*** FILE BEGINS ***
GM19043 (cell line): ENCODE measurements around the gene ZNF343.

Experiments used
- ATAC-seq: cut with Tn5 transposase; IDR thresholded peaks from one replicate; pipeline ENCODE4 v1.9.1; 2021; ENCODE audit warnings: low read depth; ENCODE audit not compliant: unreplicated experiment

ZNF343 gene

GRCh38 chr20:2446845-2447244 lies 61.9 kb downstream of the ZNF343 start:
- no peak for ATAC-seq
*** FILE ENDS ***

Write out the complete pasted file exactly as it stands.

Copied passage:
GM19043 (cell line): ENCODE measurements around the gene ZNF343.

Experiments used
- ATAC-seq: cut with Tn5 transposase; IDR thresholded peaks from one replicate; pipeline ENCODE4 v1.9.1; 2021; ENCODE audit warnings: low read depth; ENCODE audit not compliant: unreplicated experiment

ZNF343 gene

GRCh38 chr20:2446845-2447244 lies 61.9 kb downstream of the ZNF343 start:
- no peak for ATAC-seq